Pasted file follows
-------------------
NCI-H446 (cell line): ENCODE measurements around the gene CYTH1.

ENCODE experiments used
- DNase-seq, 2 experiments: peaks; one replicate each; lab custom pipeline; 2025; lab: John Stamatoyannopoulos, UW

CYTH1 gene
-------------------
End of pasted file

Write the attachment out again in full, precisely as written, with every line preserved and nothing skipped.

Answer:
NCI-H446 (cell line): ENCODE measurements around the gene CYTH1.

ENCODE experiments used
- DNase-seq, 2 experiments: peaks; one replicate each; lab custom pipeline; 2025; lab: John Stamatoyannopoulos, UW

CYTH1 gene